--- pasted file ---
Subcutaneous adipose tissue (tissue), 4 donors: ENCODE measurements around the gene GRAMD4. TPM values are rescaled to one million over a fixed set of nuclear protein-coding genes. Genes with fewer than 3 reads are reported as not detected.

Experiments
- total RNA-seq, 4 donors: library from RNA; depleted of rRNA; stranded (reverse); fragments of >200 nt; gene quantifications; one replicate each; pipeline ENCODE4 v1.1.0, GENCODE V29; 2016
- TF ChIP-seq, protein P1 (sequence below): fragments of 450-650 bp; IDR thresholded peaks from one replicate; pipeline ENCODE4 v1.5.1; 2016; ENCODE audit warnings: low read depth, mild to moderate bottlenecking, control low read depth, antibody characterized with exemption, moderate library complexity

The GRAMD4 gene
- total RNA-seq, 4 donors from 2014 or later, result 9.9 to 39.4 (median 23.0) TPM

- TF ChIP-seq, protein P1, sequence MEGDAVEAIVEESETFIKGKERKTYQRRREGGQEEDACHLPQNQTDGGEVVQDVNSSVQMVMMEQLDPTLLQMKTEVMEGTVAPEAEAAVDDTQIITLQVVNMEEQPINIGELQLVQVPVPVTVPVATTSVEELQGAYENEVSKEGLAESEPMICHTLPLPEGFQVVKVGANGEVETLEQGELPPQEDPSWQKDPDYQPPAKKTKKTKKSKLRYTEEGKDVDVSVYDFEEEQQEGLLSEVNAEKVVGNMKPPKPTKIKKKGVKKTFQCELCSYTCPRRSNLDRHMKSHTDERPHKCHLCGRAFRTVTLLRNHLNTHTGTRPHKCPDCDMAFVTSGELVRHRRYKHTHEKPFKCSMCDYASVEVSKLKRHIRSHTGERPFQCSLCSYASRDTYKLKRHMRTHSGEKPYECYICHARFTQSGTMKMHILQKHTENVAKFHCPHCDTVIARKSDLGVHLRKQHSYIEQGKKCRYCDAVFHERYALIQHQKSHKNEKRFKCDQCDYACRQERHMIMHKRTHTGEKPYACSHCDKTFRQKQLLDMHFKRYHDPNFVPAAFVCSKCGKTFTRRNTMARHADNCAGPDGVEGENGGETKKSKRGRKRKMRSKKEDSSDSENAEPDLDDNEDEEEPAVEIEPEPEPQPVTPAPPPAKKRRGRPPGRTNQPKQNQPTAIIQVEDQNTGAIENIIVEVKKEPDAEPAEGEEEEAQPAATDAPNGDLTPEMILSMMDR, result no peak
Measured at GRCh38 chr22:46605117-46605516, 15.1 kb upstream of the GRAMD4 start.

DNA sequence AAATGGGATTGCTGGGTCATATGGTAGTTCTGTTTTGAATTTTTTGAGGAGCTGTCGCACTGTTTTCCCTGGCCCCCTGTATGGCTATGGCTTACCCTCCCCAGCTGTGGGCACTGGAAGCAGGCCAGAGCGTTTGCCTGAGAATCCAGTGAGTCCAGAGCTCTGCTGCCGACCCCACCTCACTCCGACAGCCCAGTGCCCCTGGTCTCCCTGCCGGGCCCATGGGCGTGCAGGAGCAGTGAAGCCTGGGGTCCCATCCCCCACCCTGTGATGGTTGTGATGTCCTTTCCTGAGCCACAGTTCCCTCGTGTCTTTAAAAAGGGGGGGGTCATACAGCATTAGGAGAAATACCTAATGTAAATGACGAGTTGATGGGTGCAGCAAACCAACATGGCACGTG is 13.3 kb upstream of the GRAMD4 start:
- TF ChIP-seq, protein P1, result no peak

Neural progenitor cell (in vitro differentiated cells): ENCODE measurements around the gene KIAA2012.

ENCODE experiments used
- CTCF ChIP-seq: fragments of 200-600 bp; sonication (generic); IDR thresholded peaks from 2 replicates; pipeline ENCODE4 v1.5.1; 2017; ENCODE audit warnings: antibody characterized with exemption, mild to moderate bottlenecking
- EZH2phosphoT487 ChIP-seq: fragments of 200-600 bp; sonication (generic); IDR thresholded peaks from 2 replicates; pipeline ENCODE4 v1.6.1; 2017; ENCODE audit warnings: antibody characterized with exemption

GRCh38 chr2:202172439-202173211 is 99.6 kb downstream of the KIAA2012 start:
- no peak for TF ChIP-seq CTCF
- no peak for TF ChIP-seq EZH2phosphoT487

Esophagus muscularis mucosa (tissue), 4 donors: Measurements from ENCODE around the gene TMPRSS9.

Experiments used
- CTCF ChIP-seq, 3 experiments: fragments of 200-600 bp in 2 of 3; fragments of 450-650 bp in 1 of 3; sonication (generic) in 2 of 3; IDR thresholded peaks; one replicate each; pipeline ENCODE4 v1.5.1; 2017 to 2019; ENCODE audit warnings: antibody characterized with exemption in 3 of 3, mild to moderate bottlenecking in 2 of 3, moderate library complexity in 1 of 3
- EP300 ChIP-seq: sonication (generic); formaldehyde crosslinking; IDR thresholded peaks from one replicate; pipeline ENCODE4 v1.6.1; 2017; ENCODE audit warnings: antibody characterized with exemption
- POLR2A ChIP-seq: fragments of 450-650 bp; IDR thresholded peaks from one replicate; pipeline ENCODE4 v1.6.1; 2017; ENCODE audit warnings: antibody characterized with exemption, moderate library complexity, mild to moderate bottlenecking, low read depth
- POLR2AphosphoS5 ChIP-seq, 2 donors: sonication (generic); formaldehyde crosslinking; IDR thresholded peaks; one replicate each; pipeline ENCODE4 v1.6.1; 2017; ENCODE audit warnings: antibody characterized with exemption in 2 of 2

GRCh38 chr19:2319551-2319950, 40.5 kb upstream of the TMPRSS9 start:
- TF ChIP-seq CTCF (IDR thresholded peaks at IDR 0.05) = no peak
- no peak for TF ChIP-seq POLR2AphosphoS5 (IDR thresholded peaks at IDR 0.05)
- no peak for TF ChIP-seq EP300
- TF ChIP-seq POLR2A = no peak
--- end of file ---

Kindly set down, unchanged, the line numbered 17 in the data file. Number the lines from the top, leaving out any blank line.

- no peak for TF ChIP-seq EZH2phosphoT487